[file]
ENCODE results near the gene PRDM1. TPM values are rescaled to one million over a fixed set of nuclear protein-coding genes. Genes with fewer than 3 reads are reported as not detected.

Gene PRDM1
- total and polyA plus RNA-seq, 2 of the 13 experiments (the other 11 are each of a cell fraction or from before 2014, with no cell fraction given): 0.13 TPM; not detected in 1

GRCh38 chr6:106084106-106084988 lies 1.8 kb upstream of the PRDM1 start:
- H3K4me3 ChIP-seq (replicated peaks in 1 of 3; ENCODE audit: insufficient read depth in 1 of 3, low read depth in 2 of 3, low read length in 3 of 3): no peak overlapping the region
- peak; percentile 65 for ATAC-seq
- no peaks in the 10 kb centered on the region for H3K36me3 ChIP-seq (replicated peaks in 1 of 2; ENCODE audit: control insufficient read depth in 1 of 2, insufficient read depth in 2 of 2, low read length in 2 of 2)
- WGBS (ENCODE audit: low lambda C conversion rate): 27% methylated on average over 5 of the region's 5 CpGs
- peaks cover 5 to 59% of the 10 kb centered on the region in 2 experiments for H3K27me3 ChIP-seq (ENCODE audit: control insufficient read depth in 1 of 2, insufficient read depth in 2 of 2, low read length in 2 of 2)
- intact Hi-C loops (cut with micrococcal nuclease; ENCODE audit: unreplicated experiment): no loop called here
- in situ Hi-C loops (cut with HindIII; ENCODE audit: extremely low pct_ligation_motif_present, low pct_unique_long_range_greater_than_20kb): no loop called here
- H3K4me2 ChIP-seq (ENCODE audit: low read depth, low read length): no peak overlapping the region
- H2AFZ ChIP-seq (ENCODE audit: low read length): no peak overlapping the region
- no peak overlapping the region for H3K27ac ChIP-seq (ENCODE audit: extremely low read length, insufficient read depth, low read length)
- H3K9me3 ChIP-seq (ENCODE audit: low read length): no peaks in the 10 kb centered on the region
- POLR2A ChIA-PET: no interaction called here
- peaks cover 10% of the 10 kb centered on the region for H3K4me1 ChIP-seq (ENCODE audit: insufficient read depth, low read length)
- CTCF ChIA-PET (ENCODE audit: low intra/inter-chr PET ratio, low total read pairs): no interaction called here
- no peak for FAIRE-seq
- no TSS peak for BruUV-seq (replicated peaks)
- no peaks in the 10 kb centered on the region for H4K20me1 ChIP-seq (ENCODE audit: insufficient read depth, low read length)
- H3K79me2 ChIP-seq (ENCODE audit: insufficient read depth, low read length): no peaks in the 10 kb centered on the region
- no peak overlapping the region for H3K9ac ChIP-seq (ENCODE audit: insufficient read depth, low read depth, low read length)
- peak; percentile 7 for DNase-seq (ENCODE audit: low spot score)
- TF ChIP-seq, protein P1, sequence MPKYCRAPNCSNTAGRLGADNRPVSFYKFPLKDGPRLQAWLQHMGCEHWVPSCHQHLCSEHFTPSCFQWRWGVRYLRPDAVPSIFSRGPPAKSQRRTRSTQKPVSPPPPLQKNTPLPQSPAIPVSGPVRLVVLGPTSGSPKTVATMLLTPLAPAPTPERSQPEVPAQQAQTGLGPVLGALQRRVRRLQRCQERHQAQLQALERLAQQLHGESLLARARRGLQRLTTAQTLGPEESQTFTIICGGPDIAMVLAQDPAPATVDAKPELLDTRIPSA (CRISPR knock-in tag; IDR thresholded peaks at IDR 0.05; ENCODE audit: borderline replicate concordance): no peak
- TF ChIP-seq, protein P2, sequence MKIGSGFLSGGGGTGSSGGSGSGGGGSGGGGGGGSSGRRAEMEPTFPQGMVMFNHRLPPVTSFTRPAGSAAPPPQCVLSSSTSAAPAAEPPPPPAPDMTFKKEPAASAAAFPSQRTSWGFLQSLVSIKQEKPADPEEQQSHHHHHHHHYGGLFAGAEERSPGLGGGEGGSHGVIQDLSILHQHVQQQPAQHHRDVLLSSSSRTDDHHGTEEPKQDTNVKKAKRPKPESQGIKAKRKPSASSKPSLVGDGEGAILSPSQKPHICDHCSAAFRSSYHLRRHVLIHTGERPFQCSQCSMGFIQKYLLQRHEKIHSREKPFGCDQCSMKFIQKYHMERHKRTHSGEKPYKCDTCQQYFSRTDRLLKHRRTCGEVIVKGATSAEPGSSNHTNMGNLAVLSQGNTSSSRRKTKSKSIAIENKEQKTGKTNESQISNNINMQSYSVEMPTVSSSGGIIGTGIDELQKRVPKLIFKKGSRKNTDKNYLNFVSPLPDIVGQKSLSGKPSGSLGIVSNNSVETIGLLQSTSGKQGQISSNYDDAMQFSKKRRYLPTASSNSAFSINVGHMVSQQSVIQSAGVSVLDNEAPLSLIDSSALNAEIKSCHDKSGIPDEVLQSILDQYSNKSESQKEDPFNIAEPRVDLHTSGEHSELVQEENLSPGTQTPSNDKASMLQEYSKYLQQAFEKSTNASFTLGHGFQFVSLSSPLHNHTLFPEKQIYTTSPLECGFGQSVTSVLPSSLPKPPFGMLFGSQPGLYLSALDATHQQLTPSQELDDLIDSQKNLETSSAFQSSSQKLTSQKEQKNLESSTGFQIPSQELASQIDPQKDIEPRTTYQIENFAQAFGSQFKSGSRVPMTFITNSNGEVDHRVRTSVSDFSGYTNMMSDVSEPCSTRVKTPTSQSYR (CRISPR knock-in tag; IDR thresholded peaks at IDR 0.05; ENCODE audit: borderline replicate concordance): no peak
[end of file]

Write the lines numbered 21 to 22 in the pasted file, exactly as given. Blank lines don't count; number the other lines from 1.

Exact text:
- no peaks in the 10 kb centered on the region for H4K20me1 ChIP-seq (ENCODE audit: insufficient read depth, low read length)
- H3K79me2 ChIP-seq (ENCODE audit: insufficient read depth, low read length): no peaks in the 10 kb centered on the region